Jan 4, 2018Hokie Mental Health
In 2016, an athletic trainer for the Virginia Tech football team headed to a dorm room to check on a student-athlete who had sustained a concussion during practice. That check-up likely saved the player’s life.
An article from HokieSports.com explains that Austin Cannon, an offensive lineman on the Virginia Tech football team, had suffered the concussion after a series of difficult events in his life, including a death in the family, cancer diagnosis for his father, and a break-up. After the concussion, he stabbed his leg with a knife.
“I think the concussion kind of topped it off,” Cannon said. “It was the last straw. I immediately regretted doing it. I thought it was selfish of me to do what I did.”
The wound was stabilized by the sports medicine staff and rescue personnel. Afterward, Cannon was admitted to New Horizons Crisis Stabilization in Radford, Va., for treatment. He currently meets with Gary Bennett, PhD, Sport Psychologist in the Virginia Tech athletics department, to continue his recovery.
Dr. Bennett has been working with Hokie athletes since the mid-1990s—which made Virginia Tech one of the first schools in the country to hire a sports psychologist. He started as a liaison between the athletics department and the on-campus Cook Counseling Center but has been the department’s full-time sport psychologist since 2007.
With numerous pressures and stresses tugging at them, collegiate student-athletes often struggle with mental health issues. Yet, one challenge they face is that they often must seek help on their own.
“The biggest thing that I see is anxiety or stress,” Dr. Bennett said. “[Athletes] say that their lives are so stressful, and I don’t know that people outside of here would appreciate what they have to go through, but to me, it’s [being a student-athlete] like having two full-time jobs.
“Depression is probably the second,” he continued. “Every year, we have a handful of student-athletes that we have to hospitalize because they’re so depressed that they’re having thoughts of hurting themselves. You don’t know what would have happened if we didn’t have this resource available, but we’ve seen what would have happened at other schools that don’t have a psychologist available. I think too often that’s the impetus for an athletics department to start a program – after something tragic has happened.”
Since Dr. Bennett has been working with Virginia Tech athletics, he’s seen more and more athletes take advantage of mental health services. At first, he might only see 20 to 30 athletes a year. That number was up to 282 last year.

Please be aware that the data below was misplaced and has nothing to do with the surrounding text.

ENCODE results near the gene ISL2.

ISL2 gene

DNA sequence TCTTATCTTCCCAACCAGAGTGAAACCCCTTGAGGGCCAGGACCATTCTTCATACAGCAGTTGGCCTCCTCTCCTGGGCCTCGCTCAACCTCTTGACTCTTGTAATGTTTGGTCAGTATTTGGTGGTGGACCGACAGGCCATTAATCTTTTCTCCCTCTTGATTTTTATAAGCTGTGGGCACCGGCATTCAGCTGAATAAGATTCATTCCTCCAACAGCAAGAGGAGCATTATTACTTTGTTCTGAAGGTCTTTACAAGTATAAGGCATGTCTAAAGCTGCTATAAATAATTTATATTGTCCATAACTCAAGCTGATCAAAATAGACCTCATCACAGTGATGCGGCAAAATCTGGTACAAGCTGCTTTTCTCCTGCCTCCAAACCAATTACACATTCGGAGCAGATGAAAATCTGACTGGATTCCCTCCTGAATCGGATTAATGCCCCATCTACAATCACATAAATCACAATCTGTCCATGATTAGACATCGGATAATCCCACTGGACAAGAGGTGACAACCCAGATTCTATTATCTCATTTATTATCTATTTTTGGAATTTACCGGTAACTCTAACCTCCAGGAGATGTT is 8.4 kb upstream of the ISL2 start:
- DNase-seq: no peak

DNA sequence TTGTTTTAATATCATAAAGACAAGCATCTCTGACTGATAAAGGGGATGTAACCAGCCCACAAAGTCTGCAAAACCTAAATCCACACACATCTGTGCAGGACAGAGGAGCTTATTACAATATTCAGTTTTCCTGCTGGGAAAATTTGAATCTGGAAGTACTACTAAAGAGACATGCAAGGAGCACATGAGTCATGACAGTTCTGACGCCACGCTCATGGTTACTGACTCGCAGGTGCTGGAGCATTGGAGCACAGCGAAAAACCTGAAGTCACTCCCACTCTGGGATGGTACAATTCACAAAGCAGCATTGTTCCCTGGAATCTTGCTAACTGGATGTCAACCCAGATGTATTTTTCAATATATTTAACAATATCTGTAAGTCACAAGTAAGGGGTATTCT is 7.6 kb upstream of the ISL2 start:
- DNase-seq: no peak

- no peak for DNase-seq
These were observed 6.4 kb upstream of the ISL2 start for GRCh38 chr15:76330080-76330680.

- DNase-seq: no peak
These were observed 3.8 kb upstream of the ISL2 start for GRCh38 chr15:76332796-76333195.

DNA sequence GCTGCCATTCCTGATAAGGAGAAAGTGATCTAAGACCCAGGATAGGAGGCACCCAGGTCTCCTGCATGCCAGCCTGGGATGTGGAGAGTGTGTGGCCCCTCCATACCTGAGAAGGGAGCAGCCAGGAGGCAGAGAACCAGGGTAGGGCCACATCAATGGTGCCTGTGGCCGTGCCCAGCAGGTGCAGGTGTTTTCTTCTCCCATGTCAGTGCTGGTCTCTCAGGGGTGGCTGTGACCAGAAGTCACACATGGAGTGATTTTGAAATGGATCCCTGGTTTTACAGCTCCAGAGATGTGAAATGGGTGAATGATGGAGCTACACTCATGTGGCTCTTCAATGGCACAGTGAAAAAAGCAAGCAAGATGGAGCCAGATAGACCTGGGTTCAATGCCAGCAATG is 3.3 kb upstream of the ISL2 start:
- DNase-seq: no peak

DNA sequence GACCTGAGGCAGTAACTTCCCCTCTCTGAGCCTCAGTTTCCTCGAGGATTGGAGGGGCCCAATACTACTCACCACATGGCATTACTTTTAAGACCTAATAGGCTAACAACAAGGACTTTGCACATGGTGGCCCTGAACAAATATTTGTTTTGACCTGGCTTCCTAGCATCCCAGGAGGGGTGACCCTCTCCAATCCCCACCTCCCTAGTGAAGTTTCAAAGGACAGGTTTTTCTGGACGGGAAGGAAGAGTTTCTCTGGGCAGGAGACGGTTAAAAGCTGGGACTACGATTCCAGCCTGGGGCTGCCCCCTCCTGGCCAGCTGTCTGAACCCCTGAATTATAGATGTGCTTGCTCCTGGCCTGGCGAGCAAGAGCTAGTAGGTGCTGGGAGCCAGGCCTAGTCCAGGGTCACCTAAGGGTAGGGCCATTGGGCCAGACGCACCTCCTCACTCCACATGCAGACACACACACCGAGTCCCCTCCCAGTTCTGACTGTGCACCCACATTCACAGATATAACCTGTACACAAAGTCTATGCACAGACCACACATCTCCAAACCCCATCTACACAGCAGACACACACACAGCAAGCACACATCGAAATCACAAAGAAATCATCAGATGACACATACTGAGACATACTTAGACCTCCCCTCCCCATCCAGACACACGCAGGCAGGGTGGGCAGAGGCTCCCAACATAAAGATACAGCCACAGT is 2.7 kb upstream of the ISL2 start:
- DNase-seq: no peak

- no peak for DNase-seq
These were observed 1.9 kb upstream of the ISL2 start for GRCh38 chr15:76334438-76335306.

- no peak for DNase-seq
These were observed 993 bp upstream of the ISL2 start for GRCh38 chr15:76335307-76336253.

“The numbers increase every year, and there is a huge push by the NCAA to have resources available for student-athletes who are having mental health issues,” Dr. Bennett said. “We were one of the first schools to have a position in house, but I think now about 10 of the [Atlantic Coast Conference] schools have similar positions, and nationwide, the number continues to increase.”
Some may think the rising numbers of patients is cause for alarm. Not so, says Paul Knackstedt, PsyD, MS, MA, Staff Counselor in in the Cook Counseling Center and for Virginia Tech athletics.
“At the end of the day, Dr. Bennett and I see that as a good thing that they are coming forward,” he explained. “Are there more things that could be addressed before the individuals come in to give some education and provide some skills that they could practice before they get to us? I think so. We haven’t quite found the method to get the information and deliver these group services often to big chunks of the student-athlete population. We’re working on that and doing our best to get more information to more people, but ultimately, Dr. Bennett and I don’t see the high numbers as something that we need to continually address.”
Some of the steps Dr. Bennett and Dr. Knackstedt have taken include meeting with teams to inform them about the sports psychology services available. They also hold a “Mindfulness Workshop” each semester to help athletes cope with stress, but they often have difficulty getting attendees.
“It’s a work in progress, I’ll be honest with you,” Dr. Knackstedt said. “I think our goal is to continue to offer unique and dynamic services that can meet the needs of people.
“Part of what we’re looking at is how we can get the information to student-athletes without adding another big obligation to their weekly schedules,” he continued. “That’s what we’re up against in terms of disseminating the information to the appropriate people—the time crunch and going up against other obligations that student-athletes take on when they do have the time.”
Already a leader in the field, the Virginia Tech athletics department will continue its proactive approach with sport psychology. It hopes to maintain forward movement to develop a vision for care in the long-term.
“We need more staffing, and we’re working on that … At a larger level [nationwide], we need to keep getting the word out there that student-athletes aren’t immune from having mental health issues,” Dr. Bennett said. “They have a lot of the same issues that non-student-athletes have, and on top of that, the stress of being a student-athlete … So getting the word out there and making sure that schools have the resources in place, hopefully within departments, is key.”